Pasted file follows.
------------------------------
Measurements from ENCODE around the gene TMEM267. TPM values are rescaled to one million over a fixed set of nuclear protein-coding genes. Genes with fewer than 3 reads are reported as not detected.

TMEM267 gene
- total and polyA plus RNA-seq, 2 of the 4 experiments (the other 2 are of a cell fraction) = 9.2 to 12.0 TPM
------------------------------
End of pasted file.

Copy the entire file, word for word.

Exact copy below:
Measurements from ENCODE around the gene TMEM267. TPM values are rescaled to one million over a fixed set of nuclear protein-coding genes. Genes with fewer than 3 reads are reported as not detected.

TMEM267 gene
- total and polyA plus RNA-seq, 2 of the 4 experiments (the other 2 are of a cell fraction) = 9.2 to 12.0 TPM